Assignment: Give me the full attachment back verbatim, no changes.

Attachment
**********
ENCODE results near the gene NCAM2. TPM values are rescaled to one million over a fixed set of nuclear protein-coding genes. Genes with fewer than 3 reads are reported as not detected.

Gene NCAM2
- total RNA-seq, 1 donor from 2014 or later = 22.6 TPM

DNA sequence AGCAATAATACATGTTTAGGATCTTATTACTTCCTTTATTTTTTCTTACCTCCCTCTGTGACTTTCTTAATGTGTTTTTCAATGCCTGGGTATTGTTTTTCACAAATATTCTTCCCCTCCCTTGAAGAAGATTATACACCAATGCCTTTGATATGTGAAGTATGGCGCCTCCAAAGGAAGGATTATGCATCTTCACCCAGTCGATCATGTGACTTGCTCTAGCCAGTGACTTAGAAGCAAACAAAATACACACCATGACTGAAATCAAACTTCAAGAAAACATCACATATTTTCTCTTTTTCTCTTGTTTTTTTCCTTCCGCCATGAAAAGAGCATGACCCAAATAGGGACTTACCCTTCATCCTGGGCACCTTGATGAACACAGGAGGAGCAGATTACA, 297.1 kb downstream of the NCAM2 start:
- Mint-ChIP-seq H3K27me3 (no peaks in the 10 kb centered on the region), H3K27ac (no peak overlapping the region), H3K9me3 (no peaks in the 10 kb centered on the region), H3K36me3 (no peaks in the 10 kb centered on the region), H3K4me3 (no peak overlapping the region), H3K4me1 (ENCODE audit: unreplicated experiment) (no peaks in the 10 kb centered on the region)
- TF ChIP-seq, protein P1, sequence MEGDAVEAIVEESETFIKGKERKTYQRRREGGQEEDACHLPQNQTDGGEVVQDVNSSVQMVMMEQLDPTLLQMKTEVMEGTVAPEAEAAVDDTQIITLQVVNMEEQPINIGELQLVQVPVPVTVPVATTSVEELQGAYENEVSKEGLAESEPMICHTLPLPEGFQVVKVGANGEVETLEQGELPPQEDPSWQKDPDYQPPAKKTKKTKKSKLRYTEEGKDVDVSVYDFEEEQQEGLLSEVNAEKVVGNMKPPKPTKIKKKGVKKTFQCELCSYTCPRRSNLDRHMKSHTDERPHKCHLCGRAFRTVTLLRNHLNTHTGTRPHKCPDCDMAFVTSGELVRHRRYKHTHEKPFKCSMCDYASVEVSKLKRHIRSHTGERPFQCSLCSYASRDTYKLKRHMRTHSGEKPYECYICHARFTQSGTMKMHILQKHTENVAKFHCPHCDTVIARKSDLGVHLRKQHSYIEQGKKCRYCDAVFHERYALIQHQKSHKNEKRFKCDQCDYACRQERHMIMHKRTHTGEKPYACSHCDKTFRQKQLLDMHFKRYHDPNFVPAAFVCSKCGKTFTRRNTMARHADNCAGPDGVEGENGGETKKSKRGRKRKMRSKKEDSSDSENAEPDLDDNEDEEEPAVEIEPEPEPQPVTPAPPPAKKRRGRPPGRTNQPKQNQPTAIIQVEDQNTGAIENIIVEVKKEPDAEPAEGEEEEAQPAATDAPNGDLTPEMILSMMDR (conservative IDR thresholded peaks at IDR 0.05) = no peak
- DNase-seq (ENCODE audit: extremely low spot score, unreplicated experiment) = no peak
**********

ENCODE results near the gene NCAM2. TPM values are rescaled to one million over a fixed set of nuclear protein-coding genes. Genes with fewer than 3 reads are reported as not detected.

Gene NCAM2
- total RNA-seq, 1 donor from 2014 or later = 22.6 TPM

DNA sequence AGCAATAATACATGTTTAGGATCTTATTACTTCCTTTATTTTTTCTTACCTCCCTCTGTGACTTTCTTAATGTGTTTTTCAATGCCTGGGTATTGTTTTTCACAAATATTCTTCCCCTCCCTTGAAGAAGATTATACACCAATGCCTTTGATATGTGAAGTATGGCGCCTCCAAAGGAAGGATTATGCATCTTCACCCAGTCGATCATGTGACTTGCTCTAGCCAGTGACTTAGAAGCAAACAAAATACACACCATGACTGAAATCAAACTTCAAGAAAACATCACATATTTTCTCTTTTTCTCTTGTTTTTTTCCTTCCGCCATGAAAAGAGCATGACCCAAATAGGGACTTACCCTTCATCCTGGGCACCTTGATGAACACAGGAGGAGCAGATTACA, 297.1 kb downstream of the NCAM2 start:
- Mint-ChIP-seq H3K27me3 (no peaks in the 10 kb centered on the region), H3K27ac (no peak overlapping the region), H3K9me3 (no peaks in the 10 kb centered on the region), H3K36me3 (no peaks in the 10 kb centered on the region), H3K4me3 (no peak overlapping the region), H3K4me1 (ENCODE audit: unreplicated experiment) (no peaks in the 10 kb centered on the region)
- TF ChIP-seq, protein P1, sequence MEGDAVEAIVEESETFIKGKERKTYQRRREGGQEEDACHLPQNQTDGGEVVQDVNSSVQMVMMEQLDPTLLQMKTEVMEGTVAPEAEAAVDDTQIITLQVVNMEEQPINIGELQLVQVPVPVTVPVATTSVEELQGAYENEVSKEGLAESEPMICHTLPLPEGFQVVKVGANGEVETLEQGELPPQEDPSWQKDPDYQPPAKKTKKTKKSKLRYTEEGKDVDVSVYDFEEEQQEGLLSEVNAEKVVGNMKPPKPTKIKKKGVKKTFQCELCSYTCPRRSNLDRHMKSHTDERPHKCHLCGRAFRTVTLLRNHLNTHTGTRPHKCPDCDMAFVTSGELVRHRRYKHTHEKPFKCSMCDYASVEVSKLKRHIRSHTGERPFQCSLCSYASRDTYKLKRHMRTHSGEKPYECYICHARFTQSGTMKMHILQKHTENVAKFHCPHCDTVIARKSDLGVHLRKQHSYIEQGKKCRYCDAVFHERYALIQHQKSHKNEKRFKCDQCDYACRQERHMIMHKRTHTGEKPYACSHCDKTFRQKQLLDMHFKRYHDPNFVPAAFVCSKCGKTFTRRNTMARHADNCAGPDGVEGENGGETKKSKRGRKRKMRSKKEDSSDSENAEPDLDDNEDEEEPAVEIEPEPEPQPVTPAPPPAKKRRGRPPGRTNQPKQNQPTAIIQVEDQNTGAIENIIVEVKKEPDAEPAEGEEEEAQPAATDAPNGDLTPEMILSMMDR (conservative IDR thresholded peaks at IDR 0.05) = no peak
- DNase-seq (ENCODE audit: extremely low spot score, unreplicated experiment) = no peak